Microsoft appears to be adding to the impetus for New Zealand to increase uptake of broadband, with a discreet word in communications minister David Cunliffe’s ear.
“Microsoft has been in to me and put me on notice as minister that action needs to be taken on broadband,” Cunliffe told Computerworld at a meeting before the Digital Cities and Regional Networks conference in Wellington. The company has an eye to the local viability of its “Live” plan to provide software as a service and efficient infrastructure is critical to this trend, he says.
Increasingly online industry and commerce and a rising generation expecting fast information service will provide a pincer movement awakening the rest of New Zealand’s population to the potential of broadband, Cunliffe says. The move towards online provision of applications services is just one more element in the growing case for higher bandwidth.
Microsoft declines to comment “at present” on any conversation it may have had with Cunliffe on the subject of communications infrastructure.
Gerrit Bahlmann, treasurer of the Next Generation Internet consortium, points to the emergence of Google Earth as an example of broadband value for the general population. Visiting another city, he was able to pull up aerial views and choose a hotel based on its proximity to the places he planned to visit, he says. “Imagine how much more valuable that would be in real time.”
Pressed on the ordinary Kiwi’s recognition of a need for broadband service, Cunliffe cited the potential for telework and avoidance of traffic congestion in large cities. There are pleasant locations in New Zealand which knowledge workers and creative people would love to have as a base, as long as they could conduct national and international business through a high-capacity link, he says. “Name me a country that stands to benefit more from the abolition of distance.”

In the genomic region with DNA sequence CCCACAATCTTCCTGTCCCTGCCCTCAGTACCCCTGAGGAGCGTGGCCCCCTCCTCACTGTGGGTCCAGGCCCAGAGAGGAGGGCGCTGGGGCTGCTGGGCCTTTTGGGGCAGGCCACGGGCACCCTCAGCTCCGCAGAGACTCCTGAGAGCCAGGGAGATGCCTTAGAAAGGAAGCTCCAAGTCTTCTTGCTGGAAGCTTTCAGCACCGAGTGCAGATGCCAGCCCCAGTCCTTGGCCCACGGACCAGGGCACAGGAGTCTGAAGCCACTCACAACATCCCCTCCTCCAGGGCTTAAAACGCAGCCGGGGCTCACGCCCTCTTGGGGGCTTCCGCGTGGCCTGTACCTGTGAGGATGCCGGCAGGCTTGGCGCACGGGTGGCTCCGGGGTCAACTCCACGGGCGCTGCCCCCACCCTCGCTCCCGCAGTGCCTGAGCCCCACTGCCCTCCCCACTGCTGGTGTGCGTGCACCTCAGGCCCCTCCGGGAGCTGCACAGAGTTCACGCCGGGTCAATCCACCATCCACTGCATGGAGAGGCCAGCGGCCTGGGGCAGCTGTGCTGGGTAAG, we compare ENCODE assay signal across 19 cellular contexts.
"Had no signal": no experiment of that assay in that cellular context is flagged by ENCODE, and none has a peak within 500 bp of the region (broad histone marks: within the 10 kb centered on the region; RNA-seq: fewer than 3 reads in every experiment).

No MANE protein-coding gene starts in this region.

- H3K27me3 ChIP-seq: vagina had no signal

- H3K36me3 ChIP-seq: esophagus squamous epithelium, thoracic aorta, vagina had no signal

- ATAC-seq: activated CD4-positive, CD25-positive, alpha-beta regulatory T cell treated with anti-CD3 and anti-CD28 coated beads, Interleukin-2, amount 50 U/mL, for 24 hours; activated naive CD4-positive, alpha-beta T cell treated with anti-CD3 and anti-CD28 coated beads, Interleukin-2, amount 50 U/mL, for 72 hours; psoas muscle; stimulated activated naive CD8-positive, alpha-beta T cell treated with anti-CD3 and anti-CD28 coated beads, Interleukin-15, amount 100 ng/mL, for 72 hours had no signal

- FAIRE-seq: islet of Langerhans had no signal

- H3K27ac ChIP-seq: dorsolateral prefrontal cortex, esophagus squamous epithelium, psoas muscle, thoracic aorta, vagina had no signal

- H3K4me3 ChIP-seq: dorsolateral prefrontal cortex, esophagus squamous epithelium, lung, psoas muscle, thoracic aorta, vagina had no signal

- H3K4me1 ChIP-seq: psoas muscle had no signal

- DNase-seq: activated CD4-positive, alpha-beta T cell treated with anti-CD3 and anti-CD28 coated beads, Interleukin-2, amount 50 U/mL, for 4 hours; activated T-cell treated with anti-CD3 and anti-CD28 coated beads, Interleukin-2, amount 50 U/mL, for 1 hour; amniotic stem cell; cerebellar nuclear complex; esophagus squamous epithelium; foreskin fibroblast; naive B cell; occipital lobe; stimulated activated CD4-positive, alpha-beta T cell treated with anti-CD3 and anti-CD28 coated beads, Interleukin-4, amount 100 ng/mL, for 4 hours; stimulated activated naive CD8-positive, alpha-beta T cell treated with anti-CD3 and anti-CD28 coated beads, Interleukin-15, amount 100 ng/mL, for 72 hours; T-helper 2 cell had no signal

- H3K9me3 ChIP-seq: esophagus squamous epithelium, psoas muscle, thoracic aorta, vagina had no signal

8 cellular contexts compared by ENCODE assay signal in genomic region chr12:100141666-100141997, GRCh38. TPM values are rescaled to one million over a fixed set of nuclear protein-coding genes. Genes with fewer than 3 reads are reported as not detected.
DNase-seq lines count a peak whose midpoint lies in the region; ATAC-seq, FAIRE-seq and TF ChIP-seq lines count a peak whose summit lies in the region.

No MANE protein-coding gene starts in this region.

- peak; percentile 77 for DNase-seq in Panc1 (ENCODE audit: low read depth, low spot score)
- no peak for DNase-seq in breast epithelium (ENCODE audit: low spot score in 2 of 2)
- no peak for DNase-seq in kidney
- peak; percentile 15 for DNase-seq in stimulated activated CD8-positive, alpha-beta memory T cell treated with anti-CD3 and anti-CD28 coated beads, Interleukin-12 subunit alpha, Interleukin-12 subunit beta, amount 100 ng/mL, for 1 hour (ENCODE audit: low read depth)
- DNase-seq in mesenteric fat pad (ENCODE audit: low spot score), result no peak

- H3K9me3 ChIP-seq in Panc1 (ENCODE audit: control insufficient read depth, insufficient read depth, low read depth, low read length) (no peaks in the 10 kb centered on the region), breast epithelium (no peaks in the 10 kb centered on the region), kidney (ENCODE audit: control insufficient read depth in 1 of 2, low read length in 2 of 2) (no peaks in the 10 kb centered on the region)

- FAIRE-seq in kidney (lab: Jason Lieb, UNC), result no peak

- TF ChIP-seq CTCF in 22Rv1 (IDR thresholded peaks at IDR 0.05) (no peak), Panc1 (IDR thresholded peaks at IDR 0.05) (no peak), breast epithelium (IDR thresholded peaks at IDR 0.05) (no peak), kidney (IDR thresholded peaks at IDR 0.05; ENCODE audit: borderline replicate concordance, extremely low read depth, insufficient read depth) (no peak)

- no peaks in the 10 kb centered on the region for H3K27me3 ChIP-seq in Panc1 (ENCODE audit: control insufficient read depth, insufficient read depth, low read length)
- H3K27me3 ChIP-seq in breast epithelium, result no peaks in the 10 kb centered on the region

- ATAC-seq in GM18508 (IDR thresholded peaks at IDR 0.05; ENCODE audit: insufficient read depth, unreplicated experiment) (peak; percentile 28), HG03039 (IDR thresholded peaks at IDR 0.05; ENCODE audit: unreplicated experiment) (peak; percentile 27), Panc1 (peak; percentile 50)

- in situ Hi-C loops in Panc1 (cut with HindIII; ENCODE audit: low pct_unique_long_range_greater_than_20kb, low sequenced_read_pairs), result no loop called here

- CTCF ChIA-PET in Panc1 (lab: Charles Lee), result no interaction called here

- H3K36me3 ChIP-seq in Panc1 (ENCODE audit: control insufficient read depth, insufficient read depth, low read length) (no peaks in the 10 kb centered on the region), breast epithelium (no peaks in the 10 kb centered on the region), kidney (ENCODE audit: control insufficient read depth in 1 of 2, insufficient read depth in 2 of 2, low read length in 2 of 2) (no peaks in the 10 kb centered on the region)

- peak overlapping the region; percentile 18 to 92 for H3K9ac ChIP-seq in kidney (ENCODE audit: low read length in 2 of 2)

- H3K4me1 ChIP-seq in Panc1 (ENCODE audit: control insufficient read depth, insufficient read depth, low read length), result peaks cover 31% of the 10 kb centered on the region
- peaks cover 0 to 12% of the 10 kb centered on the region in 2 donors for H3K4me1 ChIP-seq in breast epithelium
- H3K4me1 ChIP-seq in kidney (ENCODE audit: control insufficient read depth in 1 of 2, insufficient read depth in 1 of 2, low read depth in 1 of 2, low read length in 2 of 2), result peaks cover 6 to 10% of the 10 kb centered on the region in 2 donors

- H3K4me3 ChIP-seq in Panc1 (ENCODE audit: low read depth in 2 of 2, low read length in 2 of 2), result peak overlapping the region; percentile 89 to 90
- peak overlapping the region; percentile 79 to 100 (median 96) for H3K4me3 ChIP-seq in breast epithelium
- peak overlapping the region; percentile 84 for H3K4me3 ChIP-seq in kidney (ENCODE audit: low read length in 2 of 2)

However, neither Cunliffe nor former Wellington mayor Fran Wilde will venture a view on why the Close2:Kapiti trial, aimed at encouraging people living in the Kapiti area to avoid the commute into Wellington, met with such a disappointing response that it was not followed up.
Teleworking does raise objections on organisational grounds, from managers concerned that teleworkers are outside immediate supervision, says Wilde, but these difficulties “are only in the managers’ minds”. If teleworkers did not produce their quota of work, this would soon be noticed, she says.
Promoting attitudinal changes of that sort alongside development of the infrastructure “is what the Digital Strategy’s all about”, says Cunliffe.
Not to have fast, affordable, ubiquitous broadband in the 21st century is commercial “suicide”, he told the conference in a keynote address. He also agreed with a speaker from the floor, John Heard, one of the founders of CityLink, that New Zealand telcos are risk-averse with investment and prefer to pay large dividends to their shareholders. “You’re right,” Cunliffe says. “They should forget about dividends and invest in growth.”